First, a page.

For Van Wyk, the reason increased awareness isn’t translating to more secure organizations is because companies focus too much on security and not enough on resilience. As he describes it, security is about doing everything you can to stop an attack from happening. Resilience, on the other hand, is making peace with the fact that security isn’t binary and it’s likely that something bad will happen at some point. Knowing that, resilience becomes the contingency plan a company puts in place to minimize damage and speed up recovery.

Van Wyk said that operating with both a security plan and a resilience plan enables a more flexible, human-centred approach to cybersecurity. By taking into account how the working world actually operates, the organization ends up much safer overall.

Right-sizing your cybersecurity approach

When advising startups on their cybersecurity strategy, Van Wyk is cautious to not recommend any one tactic or framework, because each business is unique.

“The last thing you want to do is shoehorn your business into a framework,” said Van Wyk.

Instead, he recommends starting from a place of intent. That requires, looking at the intent of a specific security framework or regulation and applying it to your organization based on the risks it faces.

This might, for example, mean different roles have different security and compliance training, such as finance learning more about money laundering while customer service and HR learn more about handling personally identifiable information (PII).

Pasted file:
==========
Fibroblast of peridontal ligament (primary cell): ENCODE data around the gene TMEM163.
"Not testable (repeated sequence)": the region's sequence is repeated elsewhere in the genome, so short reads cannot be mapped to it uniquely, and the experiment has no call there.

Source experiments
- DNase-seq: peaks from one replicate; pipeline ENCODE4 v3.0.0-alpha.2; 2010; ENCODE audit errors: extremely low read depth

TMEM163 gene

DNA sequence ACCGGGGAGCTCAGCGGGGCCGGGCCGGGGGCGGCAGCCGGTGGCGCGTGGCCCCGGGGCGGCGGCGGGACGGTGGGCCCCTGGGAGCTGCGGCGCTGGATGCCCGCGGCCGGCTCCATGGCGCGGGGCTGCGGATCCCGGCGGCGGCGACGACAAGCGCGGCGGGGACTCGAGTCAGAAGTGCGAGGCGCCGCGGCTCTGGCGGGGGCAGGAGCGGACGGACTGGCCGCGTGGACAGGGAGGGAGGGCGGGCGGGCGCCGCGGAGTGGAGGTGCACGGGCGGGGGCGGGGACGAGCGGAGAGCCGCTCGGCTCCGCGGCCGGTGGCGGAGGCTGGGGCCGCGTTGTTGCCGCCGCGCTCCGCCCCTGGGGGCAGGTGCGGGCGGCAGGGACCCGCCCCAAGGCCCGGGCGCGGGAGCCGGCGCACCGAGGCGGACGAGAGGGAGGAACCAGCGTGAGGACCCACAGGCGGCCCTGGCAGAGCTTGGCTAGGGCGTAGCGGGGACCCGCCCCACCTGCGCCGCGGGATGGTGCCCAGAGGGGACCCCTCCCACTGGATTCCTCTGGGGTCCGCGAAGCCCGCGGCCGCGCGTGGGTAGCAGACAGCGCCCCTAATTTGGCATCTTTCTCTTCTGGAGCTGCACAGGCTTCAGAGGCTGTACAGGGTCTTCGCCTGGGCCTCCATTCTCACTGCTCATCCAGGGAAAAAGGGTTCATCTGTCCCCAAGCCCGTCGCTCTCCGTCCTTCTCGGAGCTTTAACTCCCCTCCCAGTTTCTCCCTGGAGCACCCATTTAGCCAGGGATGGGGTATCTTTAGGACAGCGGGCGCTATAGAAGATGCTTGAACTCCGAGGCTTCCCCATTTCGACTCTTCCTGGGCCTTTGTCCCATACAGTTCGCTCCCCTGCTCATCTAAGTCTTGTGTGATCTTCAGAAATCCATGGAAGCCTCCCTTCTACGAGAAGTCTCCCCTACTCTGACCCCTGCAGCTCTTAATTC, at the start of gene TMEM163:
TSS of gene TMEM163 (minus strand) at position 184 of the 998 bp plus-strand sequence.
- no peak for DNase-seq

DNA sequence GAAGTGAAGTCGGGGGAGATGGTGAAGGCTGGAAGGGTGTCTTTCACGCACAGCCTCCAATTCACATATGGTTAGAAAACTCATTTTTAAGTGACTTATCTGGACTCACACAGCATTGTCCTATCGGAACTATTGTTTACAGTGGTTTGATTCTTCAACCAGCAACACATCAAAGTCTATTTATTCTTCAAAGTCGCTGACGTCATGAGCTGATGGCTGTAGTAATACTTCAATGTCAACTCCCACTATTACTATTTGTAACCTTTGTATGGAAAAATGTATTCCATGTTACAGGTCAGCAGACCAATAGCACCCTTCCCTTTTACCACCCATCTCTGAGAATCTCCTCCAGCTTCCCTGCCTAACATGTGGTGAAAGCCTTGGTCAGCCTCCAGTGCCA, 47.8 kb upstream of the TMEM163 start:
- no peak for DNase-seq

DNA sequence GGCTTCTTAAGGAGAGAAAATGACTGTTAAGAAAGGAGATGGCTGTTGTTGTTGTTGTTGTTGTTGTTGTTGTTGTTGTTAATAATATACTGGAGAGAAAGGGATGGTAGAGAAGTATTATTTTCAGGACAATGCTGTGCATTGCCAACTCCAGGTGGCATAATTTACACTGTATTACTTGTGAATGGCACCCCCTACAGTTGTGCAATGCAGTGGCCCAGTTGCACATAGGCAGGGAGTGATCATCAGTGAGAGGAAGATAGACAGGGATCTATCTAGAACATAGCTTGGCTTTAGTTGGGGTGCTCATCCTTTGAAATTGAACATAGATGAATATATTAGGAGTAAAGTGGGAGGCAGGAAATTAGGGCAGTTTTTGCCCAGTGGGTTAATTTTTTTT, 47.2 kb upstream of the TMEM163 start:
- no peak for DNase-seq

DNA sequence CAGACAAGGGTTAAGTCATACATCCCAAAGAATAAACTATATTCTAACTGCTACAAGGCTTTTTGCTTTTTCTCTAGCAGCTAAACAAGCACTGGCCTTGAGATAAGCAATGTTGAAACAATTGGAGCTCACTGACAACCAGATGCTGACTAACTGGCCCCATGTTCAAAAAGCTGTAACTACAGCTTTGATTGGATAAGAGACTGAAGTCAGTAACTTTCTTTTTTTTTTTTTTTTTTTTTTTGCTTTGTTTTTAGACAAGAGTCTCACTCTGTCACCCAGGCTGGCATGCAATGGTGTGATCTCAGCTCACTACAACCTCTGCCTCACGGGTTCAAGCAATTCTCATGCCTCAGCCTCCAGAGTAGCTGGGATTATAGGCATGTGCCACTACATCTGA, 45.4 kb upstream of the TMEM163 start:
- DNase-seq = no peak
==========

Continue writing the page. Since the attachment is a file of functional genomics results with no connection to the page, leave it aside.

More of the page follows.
Van Wyk also noted that this training can impact product development, as a secure product or platform is essential to cybersecurity overall. However, this can cause additional challenges as companies think more deeply about usability and user experience.

“You cannot get away from the fact that as you increase security, you decrease the convenience of using a platform,” said Van Wyk.

The solution he recommends is to find a balance between the security you need, based on your most potentially damaging threats, and the usability your customers need with your platform. Combined with a resilience plan, this approach to security is what Van Wyk calls “right-sizing” versus outsized reactions that don’t meet your needs (or keep your business safe).

Rapid iteration

Van Wyk said the fact that security and resilience are iterative processes is actually a good thing. While it means you can’t ever really “win” because you’ll always have more to do, it’s much easier to get started than most people think.

Since anything is better than nothing, Van Wyk said even small improvements to your business’ general backup, recovery, and compliance practices will put your company on the right path.

“Even just considering these at a high level puts you in the right direction,” said Van Wyk.

Learn more from CDW on how to keep your business safe!

Stefan Palios

Stefan Palios

Stefan is a Nova Scotia-based entrepreneur and writer passionate about the people behind tech. He's interviewed over 200 entrepreneurs on topics like management, scaling, diversity and inclusion, and sharing their personal stories. Follow him on Twitter @stefanpalios.